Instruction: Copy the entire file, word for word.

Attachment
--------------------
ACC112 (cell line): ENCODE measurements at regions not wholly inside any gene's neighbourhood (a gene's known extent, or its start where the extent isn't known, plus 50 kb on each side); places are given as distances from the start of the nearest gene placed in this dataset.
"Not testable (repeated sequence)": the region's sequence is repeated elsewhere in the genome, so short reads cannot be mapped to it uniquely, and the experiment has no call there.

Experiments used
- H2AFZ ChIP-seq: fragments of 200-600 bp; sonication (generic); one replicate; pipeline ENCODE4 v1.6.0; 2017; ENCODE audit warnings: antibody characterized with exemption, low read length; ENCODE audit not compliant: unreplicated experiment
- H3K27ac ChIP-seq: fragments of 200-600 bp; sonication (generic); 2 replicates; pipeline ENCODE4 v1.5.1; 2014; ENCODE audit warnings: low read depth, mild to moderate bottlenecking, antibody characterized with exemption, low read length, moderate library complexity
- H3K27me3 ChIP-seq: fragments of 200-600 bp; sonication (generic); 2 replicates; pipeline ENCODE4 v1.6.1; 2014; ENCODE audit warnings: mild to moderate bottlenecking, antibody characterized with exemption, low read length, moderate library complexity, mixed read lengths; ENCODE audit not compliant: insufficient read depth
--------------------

ACC112 (cell line): ENCODE measurements at regions not wholly inside any gene's neighbourhood (a gene's known extent, or its start where the extent isn't known, plus 50 kb on each side); places are given as distances from the start of the nearest gene placed in this dataset.
"Not testable (repeated sequence)": the region's sequence is repeated elsewhere in the genome, so short reads cannot be mapped to it uniquely, and the experiment has no call there.

Experiments used
- H2AFZ ChIP-seq: fragments of 200-600 bp; sonication (generic); one replicate; pipeline ENCODE4 v1.6.0; 2017; ENCODE audit warnings: antibody characterized with exemption, low read length; ENCODE audit not compliant: unreplicated experiment
- H3K27ac ChIP-seq: fragments of 200-600 bp; sonication (generic); 2 replicates; pipeline ENCODE4 v1.5.1; 2014; ENCODE audit warnings: low read depth, mild to moderate bottlenecking, antibody characterized with exemption, low read length, moderate library complexity
- H3K27me3 ChIP-seq: fragments of 200-600 bp; sonication (generic); 2 replicates; pipeline ENCODE4 v1.6.1; 2014; ENCODE audit warnings: mild to moderate bottlenecking, antibody characterized with exemption, low read length, moderate library complexity, mixed read lengths; ENCODE audit not compliant: insufficient read depth